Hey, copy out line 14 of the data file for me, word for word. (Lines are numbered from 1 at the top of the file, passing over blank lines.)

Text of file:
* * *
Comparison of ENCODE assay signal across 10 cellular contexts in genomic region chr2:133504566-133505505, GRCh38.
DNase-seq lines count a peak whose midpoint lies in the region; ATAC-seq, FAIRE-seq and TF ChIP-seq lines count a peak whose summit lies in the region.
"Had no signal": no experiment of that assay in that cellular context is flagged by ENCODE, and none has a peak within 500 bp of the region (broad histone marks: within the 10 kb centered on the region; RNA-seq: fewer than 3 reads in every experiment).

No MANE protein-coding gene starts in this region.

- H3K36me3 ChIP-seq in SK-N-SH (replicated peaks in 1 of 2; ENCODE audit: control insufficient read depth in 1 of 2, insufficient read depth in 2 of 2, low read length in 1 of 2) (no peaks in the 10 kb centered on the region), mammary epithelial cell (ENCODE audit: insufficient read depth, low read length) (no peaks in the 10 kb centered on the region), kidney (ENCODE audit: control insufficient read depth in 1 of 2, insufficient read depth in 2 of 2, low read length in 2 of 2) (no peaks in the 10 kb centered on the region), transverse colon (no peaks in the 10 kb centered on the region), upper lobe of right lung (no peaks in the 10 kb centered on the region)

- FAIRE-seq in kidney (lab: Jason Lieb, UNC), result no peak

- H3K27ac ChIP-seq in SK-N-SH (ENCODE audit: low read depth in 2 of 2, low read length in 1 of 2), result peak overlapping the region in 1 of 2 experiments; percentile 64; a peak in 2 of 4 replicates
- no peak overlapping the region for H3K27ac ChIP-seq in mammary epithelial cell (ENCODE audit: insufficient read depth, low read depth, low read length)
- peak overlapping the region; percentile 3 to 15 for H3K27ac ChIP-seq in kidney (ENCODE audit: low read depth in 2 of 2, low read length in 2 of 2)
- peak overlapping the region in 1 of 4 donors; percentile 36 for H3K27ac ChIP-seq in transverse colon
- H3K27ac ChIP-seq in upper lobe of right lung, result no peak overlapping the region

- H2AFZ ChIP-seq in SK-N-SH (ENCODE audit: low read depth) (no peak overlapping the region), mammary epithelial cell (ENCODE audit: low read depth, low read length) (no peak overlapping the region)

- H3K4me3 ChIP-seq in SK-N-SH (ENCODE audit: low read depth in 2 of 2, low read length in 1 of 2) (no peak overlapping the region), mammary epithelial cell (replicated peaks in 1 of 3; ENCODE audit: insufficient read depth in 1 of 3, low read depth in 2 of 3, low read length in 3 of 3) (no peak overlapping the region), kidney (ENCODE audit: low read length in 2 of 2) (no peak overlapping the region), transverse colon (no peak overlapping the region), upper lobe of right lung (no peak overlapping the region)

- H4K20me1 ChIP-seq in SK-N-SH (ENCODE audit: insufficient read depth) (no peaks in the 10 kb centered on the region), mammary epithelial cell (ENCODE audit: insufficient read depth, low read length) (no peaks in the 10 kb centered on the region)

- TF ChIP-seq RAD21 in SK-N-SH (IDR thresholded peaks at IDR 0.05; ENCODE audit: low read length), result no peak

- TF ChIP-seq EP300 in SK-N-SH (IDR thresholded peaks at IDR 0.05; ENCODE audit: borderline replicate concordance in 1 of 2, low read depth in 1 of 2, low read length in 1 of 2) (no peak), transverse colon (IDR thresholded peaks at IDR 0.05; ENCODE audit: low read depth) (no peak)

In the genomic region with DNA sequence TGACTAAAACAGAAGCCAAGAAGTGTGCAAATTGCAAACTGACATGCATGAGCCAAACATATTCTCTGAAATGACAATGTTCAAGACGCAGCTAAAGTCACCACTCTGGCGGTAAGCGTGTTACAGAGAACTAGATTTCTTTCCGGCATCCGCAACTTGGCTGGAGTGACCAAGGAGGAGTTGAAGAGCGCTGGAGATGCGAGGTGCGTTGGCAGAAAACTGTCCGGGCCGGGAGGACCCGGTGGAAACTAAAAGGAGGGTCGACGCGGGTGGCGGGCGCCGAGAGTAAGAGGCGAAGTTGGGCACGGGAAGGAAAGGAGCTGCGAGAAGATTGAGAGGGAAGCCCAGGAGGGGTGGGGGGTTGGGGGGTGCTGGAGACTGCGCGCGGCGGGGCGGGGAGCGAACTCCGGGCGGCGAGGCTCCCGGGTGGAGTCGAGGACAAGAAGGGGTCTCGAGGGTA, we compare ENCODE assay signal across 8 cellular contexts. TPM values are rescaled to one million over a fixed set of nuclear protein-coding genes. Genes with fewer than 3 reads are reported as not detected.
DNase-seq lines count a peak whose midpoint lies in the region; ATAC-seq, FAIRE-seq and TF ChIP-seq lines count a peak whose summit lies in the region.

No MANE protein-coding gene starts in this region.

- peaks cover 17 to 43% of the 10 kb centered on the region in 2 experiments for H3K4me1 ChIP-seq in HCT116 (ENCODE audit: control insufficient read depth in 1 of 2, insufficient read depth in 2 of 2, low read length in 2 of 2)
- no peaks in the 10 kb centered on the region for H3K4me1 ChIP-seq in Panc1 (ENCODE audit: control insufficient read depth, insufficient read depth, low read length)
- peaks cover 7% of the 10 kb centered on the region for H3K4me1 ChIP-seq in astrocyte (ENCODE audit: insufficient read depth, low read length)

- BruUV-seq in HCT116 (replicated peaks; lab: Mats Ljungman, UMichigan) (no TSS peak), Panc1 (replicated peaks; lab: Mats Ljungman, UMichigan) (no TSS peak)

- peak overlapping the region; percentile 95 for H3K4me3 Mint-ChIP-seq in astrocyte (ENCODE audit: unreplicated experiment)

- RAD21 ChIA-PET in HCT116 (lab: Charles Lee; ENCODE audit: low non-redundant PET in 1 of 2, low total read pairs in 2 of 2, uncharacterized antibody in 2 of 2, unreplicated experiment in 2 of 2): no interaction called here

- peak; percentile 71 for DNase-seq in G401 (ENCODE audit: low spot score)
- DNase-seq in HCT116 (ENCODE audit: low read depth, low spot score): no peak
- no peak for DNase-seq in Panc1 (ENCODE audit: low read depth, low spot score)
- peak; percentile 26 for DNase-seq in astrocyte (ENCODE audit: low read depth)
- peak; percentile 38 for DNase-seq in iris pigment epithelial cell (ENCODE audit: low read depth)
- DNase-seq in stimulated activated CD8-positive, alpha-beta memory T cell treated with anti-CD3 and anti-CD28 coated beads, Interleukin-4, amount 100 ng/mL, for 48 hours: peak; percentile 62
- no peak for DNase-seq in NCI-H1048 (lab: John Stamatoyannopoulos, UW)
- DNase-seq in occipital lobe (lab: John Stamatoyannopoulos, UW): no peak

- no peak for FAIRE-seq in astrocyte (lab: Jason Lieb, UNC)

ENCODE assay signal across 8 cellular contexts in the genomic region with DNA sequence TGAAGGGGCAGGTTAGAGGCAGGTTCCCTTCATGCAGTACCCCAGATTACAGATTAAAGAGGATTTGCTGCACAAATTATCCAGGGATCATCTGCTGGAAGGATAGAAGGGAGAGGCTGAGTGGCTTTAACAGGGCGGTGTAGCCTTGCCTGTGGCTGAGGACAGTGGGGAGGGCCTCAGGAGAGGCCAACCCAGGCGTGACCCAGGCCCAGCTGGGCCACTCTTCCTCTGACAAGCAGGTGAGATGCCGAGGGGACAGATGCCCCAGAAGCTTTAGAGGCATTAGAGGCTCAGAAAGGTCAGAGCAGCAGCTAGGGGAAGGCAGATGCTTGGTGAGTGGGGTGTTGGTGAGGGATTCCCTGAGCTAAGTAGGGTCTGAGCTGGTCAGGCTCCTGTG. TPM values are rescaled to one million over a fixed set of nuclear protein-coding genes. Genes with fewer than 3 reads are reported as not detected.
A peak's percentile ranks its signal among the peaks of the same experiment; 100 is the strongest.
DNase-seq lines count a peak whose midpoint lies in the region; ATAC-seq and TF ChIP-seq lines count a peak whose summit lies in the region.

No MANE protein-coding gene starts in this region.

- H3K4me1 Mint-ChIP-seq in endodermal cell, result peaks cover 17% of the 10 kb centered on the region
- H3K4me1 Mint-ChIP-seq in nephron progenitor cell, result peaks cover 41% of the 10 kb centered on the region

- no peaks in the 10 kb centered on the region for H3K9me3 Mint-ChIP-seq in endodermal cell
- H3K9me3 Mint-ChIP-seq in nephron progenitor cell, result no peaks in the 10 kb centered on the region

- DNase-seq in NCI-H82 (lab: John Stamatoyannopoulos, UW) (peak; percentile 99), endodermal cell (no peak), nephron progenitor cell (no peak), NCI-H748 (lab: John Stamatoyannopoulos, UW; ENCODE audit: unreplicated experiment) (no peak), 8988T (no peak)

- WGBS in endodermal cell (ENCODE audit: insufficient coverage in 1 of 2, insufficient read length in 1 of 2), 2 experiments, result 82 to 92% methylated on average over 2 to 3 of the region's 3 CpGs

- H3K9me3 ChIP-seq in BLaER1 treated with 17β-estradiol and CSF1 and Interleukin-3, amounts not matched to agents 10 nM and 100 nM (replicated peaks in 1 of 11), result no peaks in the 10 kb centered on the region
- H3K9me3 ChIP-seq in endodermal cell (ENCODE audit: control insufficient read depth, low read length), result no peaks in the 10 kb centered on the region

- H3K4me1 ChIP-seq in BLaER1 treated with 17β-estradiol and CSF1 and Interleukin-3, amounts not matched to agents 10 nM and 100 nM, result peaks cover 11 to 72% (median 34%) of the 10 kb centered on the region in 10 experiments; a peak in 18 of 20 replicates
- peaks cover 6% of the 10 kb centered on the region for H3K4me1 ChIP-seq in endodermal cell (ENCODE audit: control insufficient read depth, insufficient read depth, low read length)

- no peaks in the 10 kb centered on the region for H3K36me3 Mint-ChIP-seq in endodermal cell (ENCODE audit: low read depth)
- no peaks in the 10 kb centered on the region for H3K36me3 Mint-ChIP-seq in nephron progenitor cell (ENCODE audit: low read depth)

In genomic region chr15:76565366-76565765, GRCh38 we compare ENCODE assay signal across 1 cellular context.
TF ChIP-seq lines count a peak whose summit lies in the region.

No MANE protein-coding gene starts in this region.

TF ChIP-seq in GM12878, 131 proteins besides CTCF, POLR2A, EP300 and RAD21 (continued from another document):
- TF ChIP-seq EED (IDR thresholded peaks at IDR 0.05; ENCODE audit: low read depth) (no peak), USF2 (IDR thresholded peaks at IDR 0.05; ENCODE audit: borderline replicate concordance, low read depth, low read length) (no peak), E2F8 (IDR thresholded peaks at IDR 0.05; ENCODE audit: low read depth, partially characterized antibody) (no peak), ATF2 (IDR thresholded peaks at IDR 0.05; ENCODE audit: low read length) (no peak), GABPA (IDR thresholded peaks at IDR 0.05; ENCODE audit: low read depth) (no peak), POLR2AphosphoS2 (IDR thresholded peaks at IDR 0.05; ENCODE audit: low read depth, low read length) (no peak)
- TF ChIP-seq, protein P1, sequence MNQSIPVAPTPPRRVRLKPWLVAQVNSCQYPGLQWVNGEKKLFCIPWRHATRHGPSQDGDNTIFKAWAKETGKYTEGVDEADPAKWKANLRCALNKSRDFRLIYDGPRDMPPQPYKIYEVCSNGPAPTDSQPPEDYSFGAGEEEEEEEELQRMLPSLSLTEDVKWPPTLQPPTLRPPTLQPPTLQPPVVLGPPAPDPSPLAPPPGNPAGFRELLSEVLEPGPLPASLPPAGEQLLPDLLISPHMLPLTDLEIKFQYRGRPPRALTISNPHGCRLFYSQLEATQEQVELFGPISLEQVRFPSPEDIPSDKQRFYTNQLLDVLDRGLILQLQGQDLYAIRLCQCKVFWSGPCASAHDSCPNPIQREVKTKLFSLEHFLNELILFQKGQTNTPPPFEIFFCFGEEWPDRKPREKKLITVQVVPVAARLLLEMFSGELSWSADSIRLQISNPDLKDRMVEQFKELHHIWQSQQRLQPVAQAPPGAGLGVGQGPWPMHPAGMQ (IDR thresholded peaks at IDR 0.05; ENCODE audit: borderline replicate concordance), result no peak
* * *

- H4K20me1 ChIP-seq in SK-N-SH (ENCODE audit: insufficient read depth) (no peaks in the 10 kb centered on the region), mammary epithelial cell (ENCODE audit: insufficient read depth, low read length) (no peaks in the 10 kb centered on the region)